A sadness comes over me every first week of November when It’s time to put away the Halloween decorations. To me, it means the end of harvest season, the passing of my favorite holiday, the demise of all the brilliant reds, yellows, browns and greens I get accustomed to seeing this time of year, and the end of the oddly comforting smells of leaves piling on the ground. Next comes the bitter cold, the mounds of snow, the leafless trees and neighbors and friends retreating to their warm houses, going into semi hibernation. Each year I find that I am never quite ready to let go of this season of abundance. I’m never ready to replace my lovingly carved pumpkins with portly, smiling Santas. I forever resist the transition from summer to winter.

     What A Witch’s house is not elaborately decorated. I favor more natural elements like scattered pumpkins, colorful mums, rustic scarecrows and a sole ghost hanging from my Japanese maple tree. Inside I display some spooky skulls, vases and modern fall d├ęcor. Yet I admire and envy those who go to the extreme to celebrate the season.

     So many houses I see these days have festive, funny or scary displays. The house across the street from me had a bit of everything; pumpkins galore, spooky ghosts, a life sized Bride of Frankenstein, as well as comical giant spiders. I have also seen those who have set up entire haunted houses in their garages or yard tents, complete with spooky music and lights, ghosts zombies and skeletons! I appreciate the neighborhoods where residents compete for the spookiest holiday decorations.  For some people when it comes to Halloween decorating…more…is more!

     It is the one time of year that it becomes normal to look abnormal and to really use the imagination. With each yard display I am taken back to my childhood: happy memories of trick or treating, retreating to my father’s protective arms when a neighbor in costume jumped from a tree or popped out at me from a hedge….of the terror of running up a sidewalk of animated skeletons to get to the giant bowl of candy at the end, of the awe of the sights and sounds.  

     According to a recently released study from the International Council of Shopping Centers, nearly three-quarters of U.S. households had planned to spend money on Halloween related items this past October. Of these families, the total for Halloween spending was expected to be around $11.3 billion this year. I hope this means that with each year…more people are getting the Halloween decorating bug. I hope that it is infectious enough that people will put up their displays earlier each year and leave them lingering just a bit longer for those of us who dread the passing of the season.

     Until then…I have resolved to do more. Next year I will think bigger, scarier…more…..let the planning begin.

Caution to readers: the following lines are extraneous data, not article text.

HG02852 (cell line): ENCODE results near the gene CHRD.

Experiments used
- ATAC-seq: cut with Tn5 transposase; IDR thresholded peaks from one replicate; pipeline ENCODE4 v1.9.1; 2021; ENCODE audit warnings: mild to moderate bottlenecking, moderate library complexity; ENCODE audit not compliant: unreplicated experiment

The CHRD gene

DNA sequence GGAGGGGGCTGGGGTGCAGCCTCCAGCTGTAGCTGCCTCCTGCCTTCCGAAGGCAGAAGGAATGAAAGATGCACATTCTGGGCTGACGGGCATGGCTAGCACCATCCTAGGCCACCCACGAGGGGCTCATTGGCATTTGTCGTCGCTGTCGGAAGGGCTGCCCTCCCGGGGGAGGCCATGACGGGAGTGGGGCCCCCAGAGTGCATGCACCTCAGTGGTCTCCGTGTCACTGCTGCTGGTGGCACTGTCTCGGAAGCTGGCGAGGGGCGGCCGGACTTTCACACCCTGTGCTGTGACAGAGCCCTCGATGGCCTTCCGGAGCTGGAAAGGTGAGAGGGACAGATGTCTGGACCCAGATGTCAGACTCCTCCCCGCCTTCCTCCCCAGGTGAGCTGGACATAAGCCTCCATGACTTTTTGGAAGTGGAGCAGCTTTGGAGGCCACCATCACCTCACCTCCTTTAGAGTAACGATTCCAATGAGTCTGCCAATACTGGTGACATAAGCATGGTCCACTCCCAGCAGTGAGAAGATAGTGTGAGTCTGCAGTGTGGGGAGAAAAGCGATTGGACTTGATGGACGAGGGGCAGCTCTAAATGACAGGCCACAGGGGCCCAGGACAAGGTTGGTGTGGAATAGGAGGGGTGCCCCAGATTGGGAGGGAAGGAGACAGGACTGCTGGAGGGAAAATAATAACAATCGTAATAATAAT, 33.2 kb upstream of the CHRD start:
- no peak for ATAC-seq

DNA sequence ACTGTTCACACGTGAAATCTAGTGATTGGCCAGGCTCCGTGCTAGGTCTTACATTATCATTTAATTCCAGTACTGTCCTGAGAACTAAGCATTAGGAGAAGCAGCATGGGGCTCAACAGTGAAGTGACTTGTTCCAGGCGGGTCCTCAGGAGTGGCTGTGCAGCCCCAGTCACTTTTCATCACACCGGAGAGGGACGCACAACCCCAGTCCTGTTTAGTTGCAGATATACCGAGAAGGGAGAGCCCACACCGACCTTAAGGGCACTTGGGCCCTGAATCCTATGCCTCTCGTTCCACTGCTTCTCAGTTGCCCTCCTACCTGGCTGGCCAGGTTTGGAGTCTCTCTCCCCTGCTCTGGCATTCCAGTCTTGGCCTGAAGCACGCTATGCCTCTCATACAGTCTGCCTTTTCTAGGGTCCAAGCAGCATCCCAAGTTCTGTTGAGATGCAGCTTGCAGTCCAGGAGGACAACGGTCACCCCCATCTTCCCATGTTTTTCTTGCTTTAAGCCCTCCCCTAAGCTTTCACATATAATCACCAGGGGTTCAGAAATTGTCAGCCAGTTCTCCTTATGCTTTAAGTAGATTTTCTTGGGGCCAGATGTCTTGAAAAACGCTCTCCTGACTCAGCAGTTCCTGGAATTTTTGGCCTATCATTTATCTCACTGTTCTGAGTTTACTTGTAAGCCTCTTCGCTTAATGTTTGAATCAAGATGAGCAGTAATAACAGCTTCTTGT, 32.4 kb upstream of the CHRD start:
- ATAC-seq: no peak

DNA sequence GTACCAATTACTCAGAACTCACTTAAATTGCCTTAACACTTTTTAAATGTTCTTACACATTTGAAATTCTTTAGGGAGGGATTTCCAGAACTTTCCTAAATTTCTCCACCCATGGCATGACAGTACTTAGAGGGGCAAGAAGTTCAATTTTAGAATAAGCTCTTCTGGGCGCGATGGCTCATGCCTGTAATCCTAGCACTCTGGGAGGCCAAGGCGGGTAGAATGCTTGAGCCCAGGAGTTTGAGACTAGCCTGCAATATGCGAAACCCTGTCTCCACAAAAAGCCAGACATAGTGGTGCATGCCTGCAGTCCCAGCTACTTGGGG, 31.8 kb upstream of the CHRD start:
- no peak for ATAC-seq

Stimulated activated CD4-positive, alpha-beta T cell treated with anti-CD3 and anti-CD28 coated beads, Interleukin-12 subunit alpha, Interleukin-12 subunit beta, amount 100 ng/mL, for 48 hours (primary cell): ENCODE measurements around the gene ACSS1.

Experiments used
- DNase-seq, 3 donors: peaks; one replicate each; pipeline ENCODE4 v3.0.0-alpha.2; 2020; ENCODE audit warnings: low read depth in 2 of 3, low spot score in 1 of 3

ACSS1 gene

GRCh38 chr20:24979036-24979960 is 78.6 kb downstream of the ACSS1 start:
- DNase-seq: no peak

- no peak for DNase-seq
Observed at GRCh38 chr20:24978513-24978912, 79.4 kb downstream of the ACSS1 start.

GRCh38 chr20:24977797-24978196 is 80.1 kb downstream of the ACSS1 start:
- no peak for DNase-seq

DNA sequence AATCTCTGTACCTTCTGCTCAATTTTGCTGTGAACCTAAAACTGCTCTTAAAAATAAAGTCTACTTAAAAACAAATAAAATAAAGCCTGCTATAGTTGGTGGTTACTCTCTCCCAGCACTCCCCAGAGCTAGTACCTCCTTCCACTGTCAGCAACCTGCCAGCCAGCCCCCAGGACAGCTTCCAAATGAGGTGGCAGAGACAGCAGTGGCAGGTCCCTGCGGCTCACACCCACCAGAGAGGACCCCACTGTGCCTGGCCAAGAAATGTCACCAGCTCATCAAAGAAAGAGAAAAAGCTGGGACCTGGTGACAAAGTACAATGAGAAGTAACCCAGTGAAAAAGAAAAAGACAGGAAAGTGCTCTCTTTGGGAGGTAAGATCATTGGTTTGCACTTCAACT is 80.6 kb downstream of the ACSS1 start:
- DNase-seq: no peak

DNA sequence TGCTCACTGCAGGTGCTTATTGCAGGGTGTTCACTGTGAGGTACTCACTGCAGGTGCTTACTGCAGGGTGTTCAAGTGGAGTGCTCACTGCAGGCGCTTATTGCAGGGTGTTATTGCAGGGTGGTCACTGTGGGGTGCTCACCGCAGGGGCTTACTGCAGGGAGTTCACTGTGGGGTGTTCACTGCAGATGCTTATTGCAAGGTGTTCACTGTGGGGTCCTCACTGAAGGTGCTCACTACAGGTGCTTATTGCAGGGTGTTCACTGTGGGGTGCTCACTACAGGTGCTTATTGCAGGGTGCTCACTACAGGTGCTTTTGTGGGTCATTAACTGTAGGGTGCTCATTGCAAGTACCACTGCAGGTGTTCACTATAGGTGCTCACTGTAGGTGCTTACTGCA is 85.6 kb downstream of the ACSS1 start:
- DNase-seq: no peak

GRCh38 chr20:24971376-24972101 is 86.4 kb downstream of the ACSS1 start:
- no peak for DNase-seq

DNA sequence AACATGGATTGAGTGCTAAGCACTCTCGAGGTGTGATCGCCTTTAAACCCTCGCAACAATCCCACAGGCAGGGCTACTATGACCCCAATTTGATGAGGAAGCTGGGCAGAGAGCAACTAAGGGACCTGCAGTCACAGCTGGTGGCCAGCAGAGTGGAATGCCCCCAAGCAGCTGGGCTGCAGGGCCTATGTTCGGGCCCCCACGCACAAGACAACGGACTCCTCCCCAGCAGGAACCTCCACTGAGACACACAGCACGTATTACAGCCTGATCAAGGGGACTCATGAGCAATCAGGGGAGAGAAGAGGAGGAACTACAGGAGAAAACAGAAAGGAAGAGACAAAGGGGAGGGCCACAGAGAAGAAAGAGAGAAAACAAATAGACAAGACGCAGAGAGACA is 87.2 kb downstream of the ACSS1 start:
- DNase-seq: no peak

-What A Witch




 Looking for the Ghost 

     Every November I give up. Let go. The days leading up to All Hallow’s Eve are always bursting and speeding; falling like leaves to the ground. I do so much for the day; the day comes. And then it is gone.

      The Ghost has no time when he plans to take down his decorations. The haunted house he lives in doesn’t lose Halloween completely at any time throughout the year—witches, Dia de los Muertoes skulls and similar oddities live on my desk and in my study twelve months’ round. The majority of the decorations I do put out eventually creep back to boxes, carefully numbered and with best attempts at taking an inventory. But that is not for a few weeks. The pumpkins and small gourds uncarved remain for the November holiday. That day when the last of the harvest meals happens comes, and goes. When the Ghost is ready, he pulls the cobwebs from the bushes, the shining orange lights from around the door. The tombstones come down from the yard, and it is like the ground never opened up for one night and let the souls of the departed, the eerie, the weird and the fascinating strange walk the earth.

       Always, this comes with a sadness. A fast relief fades to disappointment. This year I packed in so much—from the rows of the pumpkin patch, to the halls of the haunted houses, to cookie baking and pumpkin carving and costume donning—but you always want more of the orange pumpkin glow. The panic that set in when you think you didn’t think you would finish in time, or have enough candy or hanging ghosts to live in the imaginations of your neighborhood’s children—that is gone. And in that moment there is relief. But your season has gone, and it is sad, and soon the life that is Halloween—the screaming scary brilliant colored abundance of the harvest and the holiday-- will fade into the dark. The snow, the earth cold, covered and gone. The seeds do not bloom and the dead stay buried underneath us.

      Which is why I keep this blog. To keep that spark of the jack o’lantern lighting the night throughout the year. Some of us, the haunted hearts of the world—the ghosts and the witches—see in the darkness and appreciate that what comes to life on Halloween; in March, in June, in December. Soon, I will throw out the last of my carved pumpkins, the saddest sound as they hit and break, with their collapsed face, the bottom of the trash bin. Soon, there may be bells jingling from these haunted halls. But for the some of us, the lucky few, we will always have the season’s ghost.

-Ghost